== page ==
The school week continued to rush on at a pace and before long it was nearly half term and our first Safari in the Serengeti and Ngorogoro Crater. This was an amazing three days of wildlife including all the big 5, but sadly no Cheetah. Even so our sighting of a Leopard on the last day was a definite highlight.
With so many celebrations at once a number of us booked a weekend at a secluded resort complex called Wag Hill, The place was close to Mwanza but a world away from the city, secluded and quiet, a group of 15 of us booked the cottage out and had a fab weekend, wallowing in the pool, wandering the hills and seeing new creatures Hyraxes and a Gennet, along with different bird life.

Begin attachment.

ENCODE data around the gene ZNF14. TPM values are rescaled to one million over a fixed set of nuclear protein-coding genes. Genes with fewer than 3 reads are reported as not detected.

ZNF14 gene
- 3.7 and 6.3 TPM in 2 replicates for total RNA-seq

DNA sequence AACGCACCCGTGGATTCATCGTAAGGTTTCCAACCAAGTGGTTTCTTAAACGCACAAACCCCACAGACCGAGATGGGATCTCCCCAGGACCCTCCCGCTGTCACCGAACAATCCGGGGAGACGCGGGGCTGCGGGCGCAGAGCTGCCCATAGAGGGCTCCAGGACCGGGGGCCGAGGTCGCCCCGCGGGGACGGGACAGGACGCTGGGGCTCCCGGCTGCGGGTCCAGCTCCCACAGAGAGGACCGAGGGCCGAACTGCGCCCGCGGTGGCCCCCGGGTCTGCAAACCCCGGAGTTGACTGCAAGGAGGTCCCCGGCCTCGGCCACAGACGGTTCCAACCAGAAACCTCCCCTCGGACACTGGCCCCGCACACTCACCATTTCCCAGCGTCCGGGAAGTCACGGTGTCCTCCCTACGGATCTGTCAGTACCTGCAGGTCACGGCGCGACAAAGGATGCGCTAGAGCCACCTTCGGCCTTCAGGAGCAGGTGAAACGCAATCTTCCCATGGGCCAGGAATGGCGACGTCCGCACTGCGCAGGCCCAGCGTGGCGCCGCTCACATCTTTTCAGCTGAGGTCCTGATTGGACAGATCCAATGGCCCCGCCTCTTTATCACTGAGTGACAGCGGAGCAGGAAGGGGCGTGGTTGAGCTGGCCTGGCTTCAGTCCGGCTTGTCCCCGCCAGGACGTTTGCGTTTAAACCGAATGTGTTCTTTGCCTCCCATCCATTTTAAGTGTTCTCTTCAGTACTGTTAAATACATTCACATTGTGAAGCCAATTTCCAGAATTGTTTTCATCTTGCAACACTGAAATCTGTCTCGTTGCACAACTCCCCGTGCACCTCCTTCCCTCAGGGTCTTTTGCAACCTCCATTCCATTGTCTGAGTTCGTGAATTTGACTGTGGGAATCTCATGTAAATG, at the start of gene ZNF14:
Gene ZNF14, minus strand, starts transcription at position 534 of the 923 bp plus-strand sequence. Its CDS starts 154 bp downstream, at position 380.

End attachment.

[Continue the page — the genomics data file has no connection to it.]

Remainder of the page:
As November wore on the rains really began and we realised exactly how heavy and prolonged rain can be here. The roads were turning to mush and wearing away fast.
The school ran its annual Charity Fair in aid of Saturday school and it was a great chance to work together with my tutor group to run a stall. Anita and Bex both got ill which was less pleasant – they missed the Fair!
I paid my first visit to Saturday school as part of a hectic Saturday which saw me at a number of events and parties. Social life does get busy here and it is one of the great things about ex-pat living. Even so it was great to see what the school are doing to help the poor and underprivileged in Mwanza.
My tutor group produced what I think was the best assembly – a play they had written on the plight of girls in education – I am biased but it was good!
November was full of Parents Evenings one or two per week at times, along with report writing this was taking up a lot of time but it had to be done.